“Our kitchens prepare great meals! 10,000 flies can’t be wrong!” – Ronnie Scott
One of the suggestions that is repeated here regularly is that leadership can often require ‘moderation’ skills.
That people in a leadership role can use social media as a tool as long as they can encourage lots of people (many of whom would never know your direct phone number) to describe the problems that challenge you more accurately than you can do yourself.
That they can break the monopoly of advice that your formal circles exercise.
It allows you to… er…. ‘think outside the box’. (OK – shoot me!)
A good moderator welcomes a wide range of inputs – as long as they’re useful. This means having the right ground-rules and rewarding useful behaviour. It also means knowing how to recognise arguments and eliminate the useless ones.
So, in the first of an occasional series, I’m going to offer a brief spotlight on the most common fallacies that are used in structuring arguments. There are loads here, but I’ll offer a few extra observations on each one here.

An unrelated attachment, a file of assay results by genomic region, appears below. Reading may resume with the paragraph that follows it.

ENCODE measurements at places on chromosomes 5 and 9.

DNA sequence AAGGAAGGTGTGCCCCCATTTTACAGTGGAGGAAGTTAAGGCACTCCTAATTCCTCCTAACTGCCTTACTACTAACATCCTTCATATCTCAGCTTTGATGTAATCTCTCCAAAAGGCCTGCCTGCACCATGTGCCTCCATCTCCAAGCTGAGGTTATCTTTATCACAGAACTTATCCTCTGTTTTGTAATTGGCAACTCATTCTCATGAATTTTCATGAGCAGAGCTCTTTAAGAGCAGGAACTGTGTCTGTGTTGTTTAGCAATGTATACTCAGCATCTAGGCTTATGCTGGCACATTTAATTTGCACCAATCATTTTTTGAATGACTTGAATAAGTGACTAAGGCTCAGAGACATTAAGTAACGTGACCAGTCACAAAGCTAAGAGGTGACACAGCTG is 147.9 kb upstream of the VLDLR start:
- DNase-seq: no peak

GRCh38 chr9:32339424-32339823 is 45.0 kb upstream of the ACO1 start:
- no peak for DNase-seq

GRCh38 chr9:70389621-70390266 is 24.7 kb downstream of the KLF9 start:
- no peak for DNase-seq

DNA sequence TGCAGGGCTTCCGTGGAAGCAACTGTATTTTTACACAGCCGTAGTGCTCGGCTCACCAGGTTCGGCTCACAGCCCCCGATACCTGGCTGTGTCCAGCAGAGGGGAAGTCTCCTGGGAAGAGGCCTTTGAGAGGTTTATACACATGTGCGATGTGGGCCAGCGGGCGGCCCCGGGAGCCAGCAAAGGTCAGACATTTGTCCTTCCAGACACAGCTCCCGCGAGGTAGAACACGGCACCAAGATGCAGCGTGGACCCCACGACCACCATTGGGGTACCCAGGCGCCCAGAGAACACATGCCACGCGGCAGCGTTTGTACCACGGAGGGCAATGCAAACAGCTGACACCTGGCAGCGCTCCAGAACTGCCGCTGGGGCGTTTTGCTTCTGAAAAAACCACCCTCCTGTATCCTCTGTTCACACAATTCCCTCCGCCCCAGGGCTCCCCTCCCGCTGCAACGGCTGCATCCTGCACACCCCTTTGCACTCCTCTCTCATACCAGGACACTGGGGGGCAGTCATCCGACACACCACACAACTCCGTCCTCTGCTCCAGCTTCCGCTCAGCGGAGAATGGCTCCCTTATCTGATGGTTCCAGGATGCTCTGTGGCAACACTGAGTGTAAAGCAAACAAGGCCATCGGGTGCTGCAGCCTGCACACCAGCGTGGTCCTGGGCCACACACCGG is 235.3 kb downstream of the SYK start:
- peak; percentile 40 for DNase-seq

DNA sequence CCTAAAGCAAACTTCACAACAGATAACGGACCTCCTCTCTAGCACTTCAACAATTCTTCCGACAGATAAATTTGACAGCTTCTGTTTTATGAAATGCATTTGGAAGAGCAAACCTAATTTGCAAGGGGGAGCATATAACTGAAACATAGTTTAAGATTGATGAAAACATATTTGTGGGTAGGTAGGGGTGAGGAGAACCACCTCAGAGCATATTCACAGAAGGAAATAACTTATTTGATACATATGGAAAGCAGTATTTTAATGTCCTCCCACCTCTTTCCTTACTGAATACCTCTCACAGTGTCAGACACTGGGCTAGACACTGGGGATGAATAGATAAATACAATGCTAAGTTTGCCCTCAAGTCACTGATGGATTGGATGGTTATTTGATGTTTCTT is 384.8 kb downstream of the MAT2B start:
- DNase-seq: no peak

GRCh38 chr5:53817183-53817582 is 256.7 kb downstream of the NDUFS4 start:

1: Argumentum ad populum
You’ll know this one – the classic tool of the demagogue. Power to the people! The government is spending our money. This war is Not In My Name!
“Are you telling me that <insert popular belief> is wrong? Are you saying that millions of people are stupid?”
It’s the reason that politicans are right to keep all petitions that they receive in the round file.
I mention this particular fallacy now because I’ve just read this post from Peter Levine about how democracy doesn’t need to just be an expression of the popular will. It’s worth a look.
In the meantime, if you see an example of this in a comment thread or in a forum, it may be worth simply ignoring the content of the comment and replying with a link to the ad populum Wikipedia page – after all, it must be the best description of this fallacy as some great people collaborated to write it, right?